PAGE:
The Hollow Land

Great old-marketed-for-a-new-audience-book I discovered (thank you New York Times Book Review—you are becoming a dear friend of mine): The Hollow Landby Jane Gardam.

The short, connected stories in this young adult fiction revolve around two families—the Batemans (a well-known London family with connections and a journalist patriarch) and the Teesdales (longtime native Welsh who know their land, every glade, bell, and legend). The youngest members of both—Harry and Bell—recognize in each other a ken and, over the years, set out on the adventures of boys who lived when boys roamed free without the fear of “stranger danger.” Never you mind the occasional jaunt down an abandoned mine that (not so surprisingly) collapses and traps them until (miracle upon serendipity upon miracle) Bell’s grandfather thinks to look where no one would.

Over Christmas holiday Bell comes looking for Harry to go on an icicle ride. Harry has no idea but follows along, game as he is.

With the sudden changes ’round here—icy rain to freezing cold and snow, icicles I have no idea how they came to be and fall—I wish I could have been along on this particular adventure, to see how a waterfall stops falling, mid-fall.

from “The Icicle Ride,” in The Hollow Land, by Jane Gardam:

IMG_9034-1Harry climbed up the steps of stone in the wall and put his miserable blue hands in the sopped gloves on top of it and dropped down into the scrunching snow—and deeper than Bell, being smaller, nearly to his waist.

And there round a corner to the left where the beck fell sheer, stood high as the sky a chandelier of icicles. Hundreds upon hundreds upon hundreds of them down the shale steps of a waterfall. There were long ones and short ones and middling ones and fat ones like an arm and thin ones like a thread. They hung down from up as high as you could see and down to your very wellingtons. And not only water had turned to spears of glass but every living thing about—the grasses, the rushes, the spider webs, the tall great fearless thistles. You could pull the tubes of ice off the long wands of the loose-strife. You could lift them off like hollow needles. You could look right down them like crystal test tubes. You could watch them twist like fairy ear-rings. And as the sun reach them they all turned at once to every color ever known—rose and orange and blue and green and lilac—and Harry and Bell watched them until the sun slipped down a little and left them icicles again.

“It don’t happen often,” Bell said. “Once before I seed it when Grandad brought me years back—your age. It happens when there’s a temperature change—very quick. Snap-snap. It freezes sudden. Turns them all to ice in midflow. All the grasses an all—just as they’re standing or bending.”

“Just like a spell. Like The Snow Queen.

They stood on.

“Can we pick some?”

They began to pick. Not very bravely at first. It seemed a sin to spoil it. “But it’ll all be gone tomorrow,” said Bell. “Grandad says they don’t often last a day.

They took the tips off the rushes and pulled. They broke off the water icicles like peppermint rock or toffee. They took all thicknesses and laid them carefully in the snow. Somewhere they found in a pocket some bits of John Robert twine to bind them and parceled together a heap of the thickest. Then Harry collected some of the very fine threads in to his hands and they slowly climbed over the wall and walked, not feeling the  cold at all back down the road.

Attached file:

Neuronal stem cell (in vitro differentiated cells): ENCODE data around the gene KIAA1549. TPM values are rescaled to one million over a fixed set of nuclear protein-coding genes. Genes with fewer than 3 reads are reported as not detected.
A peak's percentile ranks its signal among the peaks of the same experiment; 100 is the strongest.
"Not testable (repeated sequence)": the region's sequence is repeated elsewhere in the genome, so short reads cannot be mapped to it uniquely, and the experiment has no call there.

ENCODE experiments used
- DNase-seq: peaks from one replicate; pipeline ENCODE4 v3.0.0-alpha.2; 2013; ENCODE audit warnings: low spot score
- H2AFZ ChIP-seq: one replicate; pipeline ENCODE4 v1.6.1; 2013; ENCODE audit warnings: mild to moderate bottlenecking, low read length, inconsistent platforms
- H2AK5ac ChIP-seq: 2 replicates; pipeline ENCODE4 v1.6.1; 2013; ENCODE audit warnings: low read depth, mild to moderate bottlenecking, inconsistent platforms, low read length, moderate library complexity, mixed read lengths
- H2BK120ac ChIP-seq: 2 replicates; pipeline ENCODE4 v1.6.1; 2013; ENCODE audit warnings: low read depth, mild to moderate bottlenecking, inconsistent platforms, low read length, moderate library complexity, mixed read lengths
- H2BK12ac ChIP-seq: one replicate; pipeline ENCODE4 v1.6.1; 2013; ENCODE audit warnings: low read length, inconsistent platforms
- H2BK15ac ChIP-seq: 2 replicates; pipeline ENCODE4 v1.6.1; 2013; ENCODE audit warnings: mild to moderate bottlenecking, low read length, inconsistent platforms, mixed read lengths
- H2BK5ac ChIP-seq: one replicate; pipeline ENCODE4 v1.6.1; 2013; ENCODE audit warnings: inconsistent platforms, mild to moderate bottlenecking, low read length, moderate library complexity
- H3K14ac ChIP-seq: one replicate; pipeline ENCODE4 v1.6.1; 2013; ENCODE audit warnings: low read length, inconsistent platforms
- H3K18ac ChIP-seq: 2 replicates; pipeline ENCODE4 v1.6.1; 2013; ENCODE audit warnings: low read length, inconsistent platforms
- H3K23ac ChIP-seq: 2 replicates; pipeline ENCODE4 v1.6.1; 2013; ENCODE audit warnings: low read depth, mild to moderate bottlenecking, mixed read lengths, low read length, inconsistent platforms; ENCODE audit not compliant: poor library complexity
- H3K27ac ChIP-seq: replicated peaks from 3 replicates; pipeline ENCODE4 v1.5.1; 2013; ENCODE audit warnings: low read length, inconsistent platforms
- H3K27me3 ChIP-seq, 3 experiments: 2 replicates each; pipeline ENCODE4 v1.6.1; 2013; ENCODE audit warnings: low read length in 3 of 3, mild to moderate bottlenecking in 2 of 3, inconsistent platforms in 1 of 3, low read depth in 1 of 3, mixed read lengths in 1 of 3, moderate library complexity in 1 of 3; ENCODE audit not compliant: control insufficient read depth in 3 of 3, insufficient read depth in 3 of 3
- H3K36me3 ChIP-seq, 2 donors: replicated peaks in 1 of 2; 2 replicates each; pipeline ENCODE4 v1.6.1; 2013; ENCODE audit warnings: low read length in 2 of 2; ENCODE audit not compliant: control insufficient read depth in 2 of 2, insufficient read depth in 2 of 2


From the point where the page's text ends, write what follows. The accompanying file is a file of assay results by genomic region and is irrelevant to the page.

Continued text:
Ah, the snow day

IMG_8950“Did you know that dog poop is shaped like a heart, except in a brown way? And what I mean by a ‘brown way’ is, it’s poop.”   —Jonah, overheard having a conversation with his brother, prior to which they both were shouting “Diarrhea! Diarrhea! Diarrhea!” (Someone please tell me, whose idea was it to make the word “diarrhea” so fun to say?)

So begins another snow-day morning.

I’ve already yelled twice. My idea of a snow day (coffee by the big front window, quiet, a book, staring out at the world in silence) and my sons’ idea of a snow day (iPad! Sledding! Running maniacally around the house chanting “Diarrhea! Diarrhea! Diarrhea!”) differs considerably.

Saturday, I practically barricaded myself in my bedroom with Jonah’s Pinkie Pie in response to such mania, intent on making some sense of the pony’s tangled mane and tail. (And let me just say, they don’t make My Little Pony hair like they used to. Someone needs to give those ponies a moroccan/argan oil treatment.) Making a braided rope of her long pink tail, I revisited my desire to do girlie things with a little girl. I have never wished that my boys would be otherwise, but there are days when I wish they were just a little less manic bruiser, a little more coloring pages and tea parties.

But what the heck am I saying? I was sitting on my bed braiding the hair of my eight-year-old son’s My Little Pony.

I’ve been thinking about what makes for a day. Is it ticking off the internal list of tasks I keep for myself? Is it getting the laundry done? Is it the book by the window or clearing the driveway of snow? Is it making dinner and fixing other people’s sentences? Is it taking the dogs (and myself) for our walk? Is it the killer margarita my husband makes? (Yes, it is most certainly that.)

Of course it is and of course it’s not. It is also only a way to measure time. A day is not a failure or a success. It’s more like a place, to attend again, over and again. To make the same hundred choices a hundred times over and every so often (I hope, dear God) to make a choice that moves me closer to the habit of love, stepping me back from that infernal internal checklist. It is writing another post like this, about attending and paying attention and moving closer to love and asking myself why I write it and not having a particular answer and writing it anyway.

Because doing a thing over again and over and again holds a strangely-secret joy, which grown-ups forget to remember they can become.

As G.K. Chesterton says in his inimitable way: